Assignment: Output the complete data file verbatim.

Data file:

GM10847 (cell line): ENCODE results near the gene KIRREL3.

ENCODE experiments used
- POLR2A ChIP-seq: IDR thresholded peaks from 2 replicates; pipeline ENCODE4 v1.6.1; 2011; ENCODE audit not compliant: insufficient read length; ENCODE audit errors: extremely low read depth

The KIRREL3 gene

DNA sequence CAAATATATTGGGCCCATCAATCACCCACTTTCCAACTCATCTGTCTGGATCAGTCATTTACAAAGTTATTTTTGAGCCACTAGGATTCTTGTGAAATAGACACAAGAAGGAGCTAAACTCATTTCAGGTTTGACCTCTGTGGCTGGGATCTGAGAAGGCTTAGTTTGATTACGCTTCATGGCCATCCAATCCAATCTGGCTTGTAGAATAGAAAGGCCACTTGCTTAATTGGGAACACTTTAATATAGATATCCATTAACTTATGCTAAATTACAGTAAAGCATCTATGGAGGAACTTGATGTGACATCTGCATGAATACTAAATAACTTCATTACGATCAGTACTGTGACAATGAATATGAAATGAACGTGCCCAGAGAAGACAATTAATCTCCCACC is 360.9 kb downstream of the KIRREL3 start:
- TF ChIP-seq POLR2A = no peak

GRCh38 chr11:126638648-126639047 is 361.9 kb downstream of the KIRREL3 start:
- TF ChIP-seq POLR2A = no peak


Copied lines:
GM10847 (cell line): ENCODE results near the gene KIRREL3.

ENCODE experiments used
- POLR2A ChIP-seq: IDR thresholded peaks from 2 replicates; pipeline ENCODE4 v1.6.1; 2011; ENCODE audit not compliant: insufficient read length; ENCODE audit errors: extremely low read depth

The KIRREL3 gene

DNA sequence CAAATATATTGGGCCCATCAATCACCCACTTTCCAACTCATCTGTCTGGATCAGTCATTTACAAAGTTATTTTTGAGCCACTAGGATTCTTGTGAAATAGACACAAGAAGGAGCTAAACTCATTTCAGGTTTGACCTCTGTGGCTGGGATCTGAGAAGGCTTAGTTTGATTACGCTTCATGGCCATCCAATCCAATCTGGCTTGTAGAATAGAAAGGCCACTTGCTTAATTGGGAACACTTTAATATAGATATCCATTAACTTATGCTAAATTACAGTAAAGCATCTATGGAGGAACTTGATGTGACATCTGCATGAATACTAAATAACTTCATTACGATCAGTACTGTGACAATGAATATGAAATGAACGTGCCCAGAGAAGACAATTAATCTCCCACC is 360.9 kb downstream of the KIRREL3 start:
- TF ChIP-seq POLR2A = no peak

GRCh38 chr11:126638648-126639047 is 361.9 kb downstream of the KIRREL3 start:
- TF ChIP-seq POLR2A = no peak